Central Venous Catheter Placement for Acute Care Skills Lab

Central venous catheter (CVC) placement is indicated in patients who need hemodynamic/fluid balance monitoring, rapid volume resuscitation, therapies such as vasoactive drugs, vasopressors and hypertonic saline and in patients with difficult venous access. A large bore catheter is placed into a large vein in the neck in which the unexposed portion lies in the superior vena cava (SVC). For this experience CVC placement location is through the subclavian approach using sonography guidance.

The basic concept is that a tube is placed below the skin and is connected to a primary vein. The exposed portion of the tube contains a valve that can open and close. When open, the valve provides medical personnel with direct access to the vein, allowing for a variety of medical procedures to be performed. When closed, the valve forms an airtight seal which prevents germs or dirt from entering the tube and causing infection or other complications. Complications of CVC placement include infection, hematoma, pneumothorax, hemothorax, thrombosis and inadvertent arterial puncture.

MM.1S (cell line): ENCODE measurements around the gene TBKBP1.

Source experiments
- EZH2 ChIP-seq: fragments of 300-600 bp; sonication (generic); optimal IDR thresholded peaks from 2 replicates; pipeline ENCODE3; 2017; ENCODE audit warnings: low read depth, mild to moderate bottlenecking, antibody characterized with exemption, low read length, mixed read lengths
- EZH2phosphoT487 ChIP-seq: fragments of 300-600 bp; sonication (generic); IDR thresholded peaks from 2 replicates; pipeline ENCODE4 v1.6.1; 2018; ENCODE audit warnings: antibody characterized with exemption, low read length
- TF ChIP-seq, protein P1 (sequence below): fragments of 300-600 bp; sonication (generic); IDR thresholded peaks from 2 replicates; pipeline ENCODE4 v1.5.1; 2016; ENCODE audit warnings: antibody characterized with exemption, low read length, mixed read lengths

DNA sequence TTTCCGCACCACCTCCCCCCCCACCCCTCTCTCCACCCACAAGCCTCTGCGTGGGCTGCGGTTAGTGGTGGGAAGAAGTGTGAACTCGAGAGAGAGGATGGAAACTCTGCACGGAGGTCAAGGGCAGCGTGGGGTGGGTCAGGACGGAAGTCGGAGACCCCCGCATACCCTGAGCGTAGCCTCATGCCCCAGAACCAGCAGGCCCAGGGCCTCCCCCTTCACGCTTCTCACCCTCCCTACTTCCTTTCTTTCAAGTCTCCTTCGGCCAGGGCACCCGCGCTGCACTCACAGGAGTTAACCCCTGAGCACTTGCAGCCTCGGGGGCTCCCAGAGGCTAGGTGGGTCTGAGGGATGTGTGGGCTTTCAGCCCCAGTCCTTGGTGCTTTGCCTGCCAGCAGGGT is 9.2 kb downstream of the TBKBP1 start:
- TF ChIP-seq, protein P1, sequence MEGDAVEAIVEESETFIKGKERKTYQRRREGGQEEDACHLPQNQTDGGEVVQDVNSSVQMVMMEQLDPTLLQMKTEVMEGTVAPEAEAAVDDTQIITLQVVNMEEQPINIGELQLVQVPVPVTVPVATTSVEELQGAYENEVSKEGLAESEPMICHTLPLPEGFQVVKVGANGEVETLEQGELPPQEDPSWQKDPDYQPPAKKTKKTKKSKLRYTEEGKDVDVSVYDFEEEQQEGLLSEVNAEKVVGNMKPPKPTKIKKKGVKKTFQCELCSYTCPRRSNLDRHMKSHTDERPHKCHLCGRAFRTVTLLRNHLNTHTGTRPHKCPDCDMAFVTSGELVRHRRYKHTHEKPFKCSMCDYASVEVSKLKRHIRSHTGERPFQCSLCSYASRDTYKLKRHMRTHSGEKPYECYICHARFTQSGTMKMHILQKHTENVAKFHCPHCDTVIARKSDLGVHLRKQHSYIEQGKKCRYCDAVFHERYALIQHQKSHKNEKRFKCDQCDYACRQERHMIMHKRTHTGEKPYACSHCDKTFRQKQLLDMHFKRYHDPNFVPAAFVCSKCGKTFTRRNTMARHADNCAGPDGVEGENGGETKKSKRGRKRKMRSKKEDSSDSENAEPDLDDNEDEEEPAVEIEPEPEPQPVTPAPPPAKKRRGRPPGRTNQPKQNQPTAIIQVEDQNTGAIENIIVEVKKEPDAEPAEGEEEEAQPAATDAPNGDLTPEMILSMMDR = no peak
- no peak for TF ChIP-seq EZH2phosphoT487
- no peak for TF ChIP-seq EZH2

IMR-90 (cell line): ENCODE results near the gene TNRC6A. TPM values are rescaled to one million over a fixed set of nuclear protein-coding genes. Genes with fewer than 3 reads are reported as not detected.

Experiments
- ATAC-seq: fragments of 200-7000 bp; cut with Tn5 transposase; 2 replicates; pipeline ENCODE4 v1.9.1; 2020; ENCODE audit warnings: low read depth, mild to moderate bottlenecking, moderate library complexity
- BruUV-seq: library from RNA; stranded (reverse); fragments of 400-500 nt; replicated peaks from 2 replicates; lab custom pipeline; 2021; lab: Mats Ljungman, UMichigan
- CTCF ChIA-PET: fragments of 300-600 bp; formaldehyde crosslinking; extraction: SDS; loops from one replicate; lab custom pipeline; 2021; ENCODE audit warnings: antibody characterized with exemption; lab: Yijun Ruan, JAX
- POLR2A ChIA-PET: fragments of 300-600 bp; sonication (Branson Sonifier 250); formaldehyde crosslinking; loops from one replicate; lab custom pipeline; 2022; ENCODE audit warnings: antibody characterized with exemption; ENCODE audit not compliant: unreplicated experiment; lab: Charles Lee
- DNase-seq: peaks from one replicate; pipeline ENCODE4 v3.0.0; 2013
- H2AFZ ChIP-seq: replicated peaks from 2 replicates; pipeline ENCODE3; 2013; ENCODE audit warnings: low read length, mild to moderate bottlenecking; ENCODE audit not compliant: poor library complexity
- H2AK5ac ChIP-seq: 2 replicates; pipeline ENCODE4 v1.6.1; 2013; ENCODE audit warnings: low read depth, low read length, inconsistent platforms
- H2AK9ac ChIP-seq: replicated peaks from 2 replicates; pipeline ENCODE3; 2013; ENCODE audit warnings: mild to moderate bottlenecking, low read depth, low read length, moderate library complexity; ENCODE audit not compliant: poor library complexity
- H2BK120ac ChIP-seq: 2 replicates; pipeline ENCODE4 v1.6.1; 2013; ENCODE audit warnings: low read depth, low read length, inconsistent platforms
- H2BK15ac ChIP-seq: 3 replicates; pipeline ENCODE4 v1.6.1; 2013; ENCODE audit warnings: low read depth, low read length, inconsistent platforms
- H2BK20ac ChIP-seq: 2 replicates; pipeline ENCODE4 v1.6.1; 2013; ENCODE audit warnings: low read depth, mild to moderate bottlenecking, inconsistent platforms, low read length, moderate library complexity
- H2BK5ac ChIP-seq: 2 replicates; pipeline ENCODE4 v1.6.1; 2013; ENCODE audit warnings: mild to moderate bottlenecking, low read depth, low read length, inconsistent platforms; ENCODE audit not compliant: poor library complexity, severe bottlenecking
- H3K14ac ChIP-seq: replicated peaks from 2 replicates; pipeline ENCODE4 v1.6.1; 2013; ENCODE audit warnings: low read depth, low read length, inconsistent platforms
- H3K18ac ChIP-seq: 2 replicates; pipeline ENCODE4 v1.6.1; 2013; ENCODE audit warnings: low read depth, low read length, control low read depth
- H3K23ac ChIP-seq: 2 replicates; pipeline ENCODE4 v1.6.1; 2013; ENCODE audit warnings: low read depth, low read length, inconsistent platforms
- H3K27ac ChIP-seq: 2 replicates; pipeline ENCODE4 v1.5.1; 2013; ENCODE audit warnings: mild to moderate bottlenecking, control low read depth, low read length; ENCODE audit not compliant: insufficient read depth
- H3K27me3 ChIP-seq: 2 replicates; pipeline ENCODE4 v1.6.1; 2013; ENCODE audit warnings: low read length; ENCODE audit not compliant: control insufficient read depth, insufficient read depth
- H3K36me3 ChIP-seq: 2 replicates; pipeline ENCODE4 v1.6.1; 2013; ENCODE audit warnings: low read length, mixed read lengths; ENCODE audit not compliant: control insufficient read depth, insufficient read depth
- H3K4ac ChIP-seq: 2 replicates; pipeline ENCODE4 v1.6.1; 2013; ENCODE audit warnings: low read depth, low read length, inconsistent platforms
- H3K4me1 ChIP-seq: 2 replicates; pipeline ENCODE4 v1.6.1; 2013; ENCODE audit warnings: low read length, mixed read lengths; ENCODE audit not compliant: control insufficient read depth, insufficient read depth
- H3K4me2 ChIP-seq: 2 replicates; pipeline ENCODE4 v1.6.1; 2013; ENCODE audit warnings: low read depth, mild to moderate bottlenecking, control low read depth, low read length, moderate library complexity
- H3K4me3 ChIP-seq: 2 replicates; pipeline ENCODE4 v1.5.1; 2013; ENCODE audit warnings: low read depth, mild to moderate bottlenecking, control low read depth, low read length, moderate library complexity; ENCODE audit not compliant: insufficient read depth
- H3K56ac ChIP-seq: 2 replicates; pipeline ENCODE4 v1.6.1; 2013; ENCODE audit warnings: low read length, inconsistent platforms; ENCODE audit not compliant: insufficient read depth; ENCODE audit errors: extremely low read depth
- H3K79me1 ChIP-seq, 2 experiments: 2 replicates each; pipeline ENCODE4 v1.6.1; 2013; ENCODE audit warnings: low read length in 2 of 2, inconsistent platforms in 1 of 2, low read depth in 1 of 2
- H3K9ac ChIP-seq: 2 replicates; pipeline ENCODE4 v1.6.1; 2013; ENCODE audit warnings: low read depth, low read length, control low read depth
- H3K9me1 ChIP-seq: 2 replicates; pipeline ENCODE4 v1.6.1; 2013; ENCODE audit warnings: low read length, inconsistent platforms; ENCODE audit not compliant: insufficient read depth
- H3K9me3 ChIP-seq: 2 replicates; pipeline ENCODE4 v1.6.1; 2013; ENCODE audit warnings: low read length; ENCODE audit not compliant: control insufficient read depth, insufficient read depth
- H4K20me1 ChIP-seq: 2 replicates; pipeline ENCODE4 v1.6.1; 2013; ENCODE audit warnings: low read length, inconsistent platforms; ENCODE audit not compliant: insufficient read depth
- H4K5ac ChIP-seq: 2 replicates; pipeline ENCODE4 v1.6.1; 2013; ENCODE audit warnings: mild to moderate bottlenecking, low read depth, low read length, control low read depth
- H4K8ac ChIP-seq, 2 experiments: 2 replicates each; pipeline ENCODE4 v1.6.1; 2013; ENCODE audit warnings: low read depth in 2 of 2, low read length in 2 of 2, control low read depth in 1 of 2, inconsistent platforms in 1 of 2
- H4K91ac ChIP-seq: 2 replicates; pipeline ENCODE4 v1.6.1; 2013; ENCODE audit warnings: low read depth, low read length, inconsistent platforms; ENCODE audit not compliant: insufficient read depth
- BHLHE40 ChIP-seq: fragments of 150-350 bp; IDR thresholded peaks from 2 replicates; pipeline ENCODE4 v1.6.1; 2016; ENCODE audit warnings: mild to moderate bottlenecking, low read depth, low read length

With a procedure as invasive as a central line, infection is perhaps the most common complication likely to occur. Not only from germs entering through the tube itself, but also from around the point of insertion. As a result, the insertion area needs to be meticulously cleaned and cared for. This protocol covers the task of central venous catheter placement by a healthcare provider.

 

Watch the video below to see how this procedure is done using VR:

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